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Author Topic: Training in turbine commander?  (Read 12279 times)

JimC

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Re: Training in turbine commander?
« Reply #15 on: May 28, 2018, 09:17:43 pm »
I would like a jet prop flight manual so I can start learning the systems and numbers for the planes. Does the factory sell them or do you have to get a flight safety or simcom type? I've been watching eBay. I did buy  the giant 840-980 maintenance manual on eBay for $20. It's 6" thick

$70.

https://www.eflightmanuals.com/ITEM_EFM/SDETAIL_EFM.asp?mID=2280

500B, B200

donv

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Re: Training in turbine commander?
« Reply #16 on: May 29, 2018, 12:24:14 pm »
I've concluded that, given the simulators which are available for Commanders, it's not worth it for me to go all the way to Florida. While there are drawbacks to training in the airplane, it's not that big of a deal and still quite worthwhile. The quality of the instructor matters more than anything.

I had a great experience with Larry York Aviation this year, and would recommend them.

KenFlo

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Re: Training in turbine commander?
« Reply #17 on: May 30, 2018, 08:32:22 am »
Don,  I agree.  My plan for annual training is to do it with Larry York.  After the initial I don't really see any value going back to SIMCOM.  SIMCOM checks a block but I think in the airplane annual training with a very experienced Commander MEI is much more beneficial. 

av8r

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Re: Training in turbine commander?
« Reply #18 on: July 26, 2018, 08:21:09 pm »
Just ran across this post and thought I would throw in a few comments even though I don’t know how old the post is.

FlightSafety Training Manuals - When FSI exited the Commander market the program was based in Houston. When the simulators went away so did all the training manuals, most of them were trashed.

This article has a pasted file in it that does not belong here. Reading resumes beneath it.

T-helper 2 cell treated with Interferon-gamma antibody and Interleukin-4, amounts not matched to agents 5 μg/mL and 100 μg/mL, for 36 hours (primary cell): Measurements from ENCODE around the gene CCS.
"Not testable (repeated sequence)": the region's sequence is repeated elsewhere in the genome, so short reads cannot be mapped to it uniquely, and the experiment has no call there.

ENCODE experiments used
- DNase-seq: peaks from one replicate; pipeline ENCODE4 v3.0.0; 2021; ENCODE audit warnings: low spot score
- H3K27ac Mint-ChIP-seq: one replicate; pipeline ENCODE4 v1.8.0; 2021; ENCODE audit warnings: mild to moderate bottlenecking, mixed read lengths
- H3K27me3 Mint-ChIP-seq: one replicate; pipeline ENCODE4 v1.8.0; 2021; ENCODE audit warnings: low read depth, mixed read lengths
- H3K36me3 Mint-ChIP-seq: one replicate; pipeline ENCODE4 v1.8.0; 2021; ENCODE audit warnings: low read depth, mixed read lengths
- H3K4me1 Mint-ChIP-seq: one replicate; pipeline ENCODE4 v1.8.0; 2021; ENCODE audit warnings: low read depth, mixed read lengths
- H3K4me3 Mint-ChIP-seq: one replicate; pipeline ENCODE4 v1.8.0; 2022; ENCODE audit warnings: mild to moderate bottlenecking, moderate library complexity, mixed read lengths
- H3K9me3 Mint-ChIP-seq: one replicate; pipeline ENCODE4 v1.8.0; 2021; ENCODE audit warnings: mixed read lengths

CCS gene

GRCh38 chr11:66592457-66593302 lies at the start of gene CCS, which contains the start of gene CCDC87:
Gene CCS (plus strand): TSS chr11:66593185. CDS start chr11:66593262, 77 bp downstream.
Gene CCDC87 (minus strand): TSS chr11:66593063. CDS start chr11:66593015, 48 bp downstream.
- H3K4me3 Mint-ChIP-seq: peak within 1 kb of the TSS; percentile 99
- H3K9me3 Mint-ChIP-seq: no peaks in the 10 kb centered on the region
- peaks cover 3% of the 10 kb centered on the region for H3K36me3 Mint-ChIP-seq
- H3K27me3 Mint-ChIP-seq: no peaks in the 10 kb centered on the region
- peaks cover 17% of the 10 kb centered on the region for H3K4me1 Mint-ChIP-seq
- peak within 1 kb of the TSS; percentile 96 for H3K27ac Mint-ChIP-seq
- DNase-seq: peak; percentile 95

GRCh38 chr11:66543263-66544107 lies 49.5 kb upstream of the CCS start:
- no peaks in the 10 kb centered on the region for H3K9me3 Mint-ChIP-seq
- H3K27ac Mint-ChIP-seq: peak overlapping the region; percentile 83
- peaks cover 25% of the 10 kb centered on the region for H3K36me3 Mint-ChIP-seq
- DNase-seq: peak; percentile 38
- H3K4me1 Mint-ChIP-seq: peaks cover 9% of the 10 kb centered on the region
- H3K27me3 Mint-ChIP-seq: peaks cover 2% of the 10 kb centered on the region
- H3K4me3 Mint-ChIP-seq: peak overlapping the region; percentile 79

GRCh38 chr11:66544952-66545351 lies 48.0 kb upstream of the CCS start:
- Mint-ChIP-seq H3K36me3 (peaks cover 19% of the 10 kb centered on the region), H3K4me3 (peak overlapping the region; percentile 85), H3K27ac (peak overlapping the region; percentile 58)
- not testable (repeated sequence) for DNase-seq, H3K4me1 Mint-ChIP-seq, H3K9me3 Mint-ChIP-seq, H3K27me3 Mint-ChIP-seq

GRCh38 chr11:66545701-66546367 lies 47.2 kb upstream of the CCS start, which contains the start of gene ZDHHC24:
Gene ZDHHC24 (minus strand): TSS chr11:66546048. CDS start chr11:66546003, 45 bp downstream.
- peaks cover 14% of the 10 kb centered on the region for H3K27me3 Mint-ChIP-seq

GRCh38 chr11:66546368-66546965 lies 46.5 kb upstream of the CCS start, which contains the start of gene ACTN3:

Number of simulators - things may have changed but there were only twoCommander simulators ever certifiedand FSI certified both. A third flight training device was constructed and operated by Simu-Flight but it never attained simulator status. My information is that all three devices have reverted FTD’s and a Commander simulator is no longer certified.

Training manuals - my office is getting too cluttered so I’m ready to get rid of a few items.

1- I have one almost new 1984 version complete FSI 690 Training manual that is available.

2- I have one new FSI JetProp Training manual available

3- I have one soft cover 1968 “Turbo Commander Training Manual” published by Aero Commander Division, North American Rockwell available. This manual covers the 680T, V, W with some reference to the 681.

4- I have one 1969 “Model 681 Training Manual” published by Aero Commander Division, North American Rockwell available.

5- There is one hard cover 1971 690 Aero Commander Training manual available.

6- There is one 1973 version of the Garrett/Airesearch Pilot’s Brief booklet available.

7- I have hard copies as well as digitized copies of 690A through 695A flight manuals. The supplements and performance data has been removed from the hard copies but are around here somewhere. There is also an unused complete 500S and 695B flight manual available.

And finally I have a couple of collectors items. One is an uncirculated 1973 sales brochure for the 690 Commander. The second is a pewter model of the Commander incorporated into a wine bottle stopper.

If you need or want any of these items you can call/text me at 405-503-0253 or you can email me at av8r2@cox.net.

Happy Flying

JW


Adam Frisch

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Re: Training in turbine commander?
« Reply #19 on: July 27, 2018, 01:00:08 am »
Hi. I wouldn't mind the 680T/V/W manual.
Slumming it in the turboprop world - so you don't have to.

av8r

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Re: Training in turbine commander?
« Reply #20 on: July 27, 2018, 09:48:34 am »
What would you consider a fair price Adam?

donv

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Re: Training in turbine commander?
« Reply #21 on: July 27, 2018, 03:22:34 pm »
Sad that they trashed the training manuals. I think the FlightSafety manuals are, by far, the best training manuals for the Commander series.

The simulators all being FTDs shouldn't really make much of a difference. They were never much better than that anyway, and the only real reason you would want a Level B or above simulator is so you can do an entire type rating checkride without having to use the airplane. Since no Commanders require a type rating, that's irrelevant.

Adam Frisch

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Re: Training in turbine commander?
« Reply #22 on: July 28, 2018, 02:16:11 am »
I don't know. You tell me what you'd like for it and I'll see if  seems reasonable.
Slumming it in the turboprop world - so you don't have to.

av8r

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Re: Training in turbine commander?
« Reply #23 on: July 28, 2018, 07:40:00 pm »
$100.00

av8r

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Re: Training in turbine commander?
« Reply #24 on: July 28, 2018, 08:24:12 pm »